Chinese mothers - Western daughters? : cross-cultural representations of mother-daughter relationships in contemporary Chinese and Western women's writing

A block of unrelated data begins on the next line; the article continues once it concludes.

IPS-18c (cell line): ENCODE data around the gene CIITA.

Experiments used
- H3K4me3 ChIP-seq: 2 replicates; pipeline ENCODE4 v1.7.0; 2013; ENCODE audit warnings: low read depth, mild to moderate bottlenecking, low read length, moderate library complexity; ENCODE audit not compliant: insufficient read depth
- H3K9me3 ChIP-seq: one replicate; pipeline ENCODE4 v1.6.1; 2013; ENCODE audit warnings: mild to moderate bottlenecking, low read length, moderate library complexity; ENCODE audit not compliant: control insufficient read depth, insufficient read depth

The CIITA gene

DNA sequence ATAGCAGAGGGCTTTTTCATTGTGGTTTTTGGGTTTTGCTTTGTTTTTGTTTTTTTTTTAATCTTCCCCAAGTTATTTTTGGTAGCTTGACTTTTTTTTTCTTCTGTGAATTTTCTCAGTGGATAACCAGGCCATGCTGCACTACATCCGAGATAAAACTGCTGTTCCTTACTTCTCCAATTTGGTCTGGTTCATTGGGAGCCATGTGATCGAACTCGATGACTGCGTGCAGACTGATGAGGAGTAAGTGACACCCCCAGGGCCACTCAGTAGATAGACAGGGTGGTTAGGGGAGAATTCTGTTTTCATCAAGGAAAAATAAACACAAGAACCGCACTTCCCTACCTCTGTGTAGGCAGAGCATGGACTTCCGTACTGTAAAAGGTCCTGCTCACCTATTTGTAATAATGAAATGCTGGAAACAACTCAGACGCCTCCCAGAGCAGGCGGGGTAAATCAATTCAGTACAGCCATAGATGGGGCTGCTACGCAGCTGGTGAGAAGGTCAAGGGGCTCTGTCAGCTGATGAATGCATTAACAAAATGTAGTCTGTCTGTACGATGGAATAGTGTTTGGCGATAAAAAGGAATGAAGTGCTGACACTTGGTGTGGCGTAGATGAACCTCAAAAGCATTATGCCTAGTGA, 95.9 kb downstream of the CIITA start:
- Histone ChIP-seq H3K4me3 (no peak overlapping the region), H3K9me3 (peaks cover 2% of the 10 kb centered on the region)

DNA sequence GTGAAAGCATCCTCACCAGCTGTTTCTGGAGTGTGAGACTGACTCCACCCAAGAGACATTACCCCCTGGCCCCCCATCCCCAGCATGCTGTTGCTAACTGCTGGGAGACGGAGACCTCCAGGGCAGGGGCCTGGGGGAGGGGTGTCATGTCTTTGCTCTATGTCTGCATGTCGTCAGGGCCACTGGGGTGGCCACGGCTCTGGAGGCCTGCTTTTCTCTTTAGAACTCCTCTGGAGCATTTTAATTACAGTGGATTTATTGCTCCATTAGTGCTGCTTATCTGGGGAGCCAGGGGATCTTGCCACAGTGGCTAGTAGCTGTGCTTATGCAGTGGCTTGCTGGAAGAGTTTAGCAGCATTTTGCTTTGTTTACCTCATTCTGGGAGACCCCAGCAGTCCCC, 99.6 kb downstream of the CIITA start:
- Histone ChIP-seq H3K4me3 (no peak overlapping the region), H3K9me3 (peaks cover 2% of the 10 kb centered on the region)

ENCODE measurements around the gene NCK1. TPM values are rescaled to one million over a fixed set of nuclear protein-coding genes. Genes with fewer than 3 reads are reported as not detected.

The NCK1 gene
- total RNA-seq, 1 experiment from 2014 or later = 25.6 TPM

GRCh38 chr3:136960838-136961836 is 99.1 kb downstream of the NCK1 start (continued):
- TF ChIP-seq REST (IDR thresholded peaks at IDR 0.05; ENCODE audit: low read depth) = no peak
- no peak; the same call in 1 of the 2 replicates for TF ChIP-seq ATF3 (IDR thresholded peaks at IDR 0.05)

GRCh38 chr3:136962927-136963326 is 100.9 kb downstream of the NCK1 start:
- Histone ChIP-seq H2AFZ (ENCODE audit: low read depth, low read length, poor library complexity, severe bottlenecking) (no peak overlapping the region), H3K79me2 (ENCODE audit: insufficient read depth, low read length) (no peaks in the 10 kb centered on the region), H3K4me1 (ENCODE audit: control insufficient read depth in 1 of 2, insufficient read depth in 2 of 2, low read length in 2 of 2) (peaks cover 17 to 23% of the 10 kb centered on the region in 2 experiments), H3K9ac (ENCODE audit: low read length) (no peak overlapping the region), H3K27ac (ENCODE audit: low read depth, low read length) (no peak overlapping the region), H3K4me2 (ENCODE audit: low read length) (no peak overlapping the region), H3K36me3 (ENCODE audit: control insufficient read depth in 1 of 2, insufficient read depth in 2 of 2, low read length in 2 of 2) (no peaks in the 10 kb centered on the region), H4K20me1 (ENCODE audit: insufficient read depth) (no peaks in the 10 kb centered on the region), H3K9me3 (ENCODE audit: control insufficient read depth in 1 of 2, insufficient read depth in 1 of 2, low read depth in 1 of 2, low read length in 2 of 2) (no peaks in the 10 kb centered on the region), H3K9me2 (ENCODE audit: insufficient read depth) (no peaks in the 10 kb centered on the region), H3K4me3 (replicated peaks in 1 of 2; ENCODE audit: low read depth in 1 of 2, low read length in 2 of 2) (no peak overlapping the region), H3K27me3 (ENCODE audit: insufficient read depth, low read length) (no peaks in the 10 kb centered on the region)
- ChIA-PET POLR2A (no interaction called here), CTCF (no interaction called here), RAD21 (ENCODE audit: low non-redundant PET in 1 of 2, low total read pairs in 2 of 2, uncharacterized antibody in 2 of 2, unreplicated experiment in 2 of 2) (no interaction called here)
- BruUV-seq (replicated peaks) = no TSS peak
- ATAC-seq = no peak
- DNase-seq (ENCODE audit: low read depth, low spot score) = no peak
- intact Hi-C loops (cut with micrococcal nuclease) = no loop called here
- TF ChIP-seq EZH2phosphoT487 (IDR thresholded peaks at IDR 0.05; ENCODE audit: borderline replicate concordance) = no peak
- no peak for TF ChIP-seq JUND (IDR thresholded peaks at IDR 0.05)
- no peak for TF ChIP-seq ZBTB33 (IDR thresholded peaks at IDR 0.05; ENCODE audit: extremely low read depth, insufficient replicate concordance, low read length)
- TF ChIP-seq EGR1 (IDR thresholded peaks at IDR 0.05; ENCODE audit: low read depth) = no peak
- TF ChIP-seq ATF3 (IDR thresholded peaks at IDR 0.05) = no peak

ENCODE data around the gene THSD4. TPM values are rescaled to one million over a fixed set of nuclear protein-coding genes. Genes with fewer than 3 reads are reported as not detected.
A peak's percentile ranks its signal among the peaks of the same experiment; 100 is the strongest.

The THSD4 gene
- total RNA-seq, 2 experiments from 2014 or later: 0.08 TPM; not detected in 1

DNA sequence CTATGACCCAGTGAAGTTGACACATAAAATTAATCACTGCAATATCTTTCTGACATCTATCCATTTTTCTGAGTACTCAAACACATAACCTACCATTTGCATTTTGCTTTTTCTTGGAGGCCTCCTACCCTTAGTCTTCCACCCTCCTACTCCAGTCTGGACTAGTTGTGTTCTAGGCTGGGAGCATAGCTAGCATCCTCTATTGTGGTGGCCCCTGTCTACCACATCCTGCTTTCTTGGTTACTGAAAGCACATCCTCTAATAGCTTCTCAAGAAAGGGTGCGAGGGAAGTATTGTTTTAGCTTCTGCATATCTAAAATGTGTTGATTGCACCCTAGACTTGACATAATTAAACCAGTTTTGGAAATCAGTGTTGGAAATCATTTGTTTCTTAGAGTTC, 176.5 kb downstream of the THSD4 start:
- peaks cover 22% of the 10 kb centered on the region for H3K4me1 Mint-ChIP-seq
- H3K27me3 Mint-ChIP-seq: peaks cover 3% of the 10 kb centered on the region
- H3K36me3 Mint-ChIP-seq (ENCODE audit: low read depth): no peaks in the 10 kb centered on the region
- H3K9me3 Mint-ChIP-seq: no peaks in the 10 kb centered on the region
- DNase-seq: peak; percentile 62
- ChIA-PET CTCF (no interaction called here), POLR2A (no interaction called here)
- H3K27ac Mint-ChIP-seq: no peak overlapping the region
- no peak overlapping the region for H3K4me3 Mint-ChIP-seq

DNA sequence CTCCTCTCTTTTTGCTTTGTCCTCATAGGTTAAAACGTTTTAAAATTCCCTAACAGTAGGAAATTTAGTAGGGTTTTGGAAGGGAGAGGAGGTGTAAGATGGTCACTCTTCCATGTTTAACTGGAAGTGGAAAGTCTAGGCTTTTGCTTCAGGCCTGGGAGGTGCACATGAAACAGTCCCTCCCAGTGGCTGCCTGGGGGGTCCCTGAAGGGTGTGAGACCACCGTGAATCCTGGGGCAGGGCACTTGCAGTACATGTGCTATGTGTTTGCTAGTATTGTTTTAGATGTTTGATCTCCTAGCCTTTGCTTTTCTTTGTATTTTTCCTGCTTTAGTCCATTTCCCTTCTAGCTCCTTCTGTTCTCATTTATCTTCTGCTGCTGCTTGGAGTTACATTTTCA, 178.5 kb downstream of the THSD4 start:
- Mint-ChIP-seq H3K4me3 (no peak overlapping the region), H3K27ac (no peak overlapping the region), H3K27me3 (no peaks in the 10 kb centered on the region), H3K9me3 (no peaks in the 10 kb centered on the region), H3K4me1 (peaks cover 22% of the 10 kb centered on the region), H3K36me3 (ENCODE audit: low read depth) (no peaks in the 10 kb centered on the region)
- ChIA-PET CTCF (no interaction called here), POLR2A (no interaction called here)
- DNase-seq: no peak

This study looks at women's prose narrative representing four major Chinese communities during the last 30 years, and focuses on the depiction of mother-daughter relationships among personae within the narrative texts. The thesis seeks to suggest that mother-daughter relationships within the texts are a reflection of how a text responds to its mother culture in the course of development. Narrative prose ranging from self-professed autobiographies to the fictional, written by Chinese women from American-Chinese communities, Hong Kong, Taiwan and Mainland China, are examined in a comparative approach within an ethnical framework. The concept of a national literature is discussed with regard to different fonns of Chinese-ness. It is revealed, in the course of this examination, that each group of Chinese women's writing examined here demonstrates an acute awareness of a link with an original mother culture, the Chinese orientation. However, recent events both inside and outside China have inevitably shaped cultural development in these communities, resulting in splits and diversifications in the individual cultural consciousness. Approached from this perspective, the Chinese mother culture gains a new vitality by virtue of shedding the burden of a long history. Focusing on the intertextual activities of regional writings, it is shown that represented Chinese-ness is no longer an unchanged and unchanging phenomenon, but is redefined each moment through the locus of interactions among independent hybrid communities.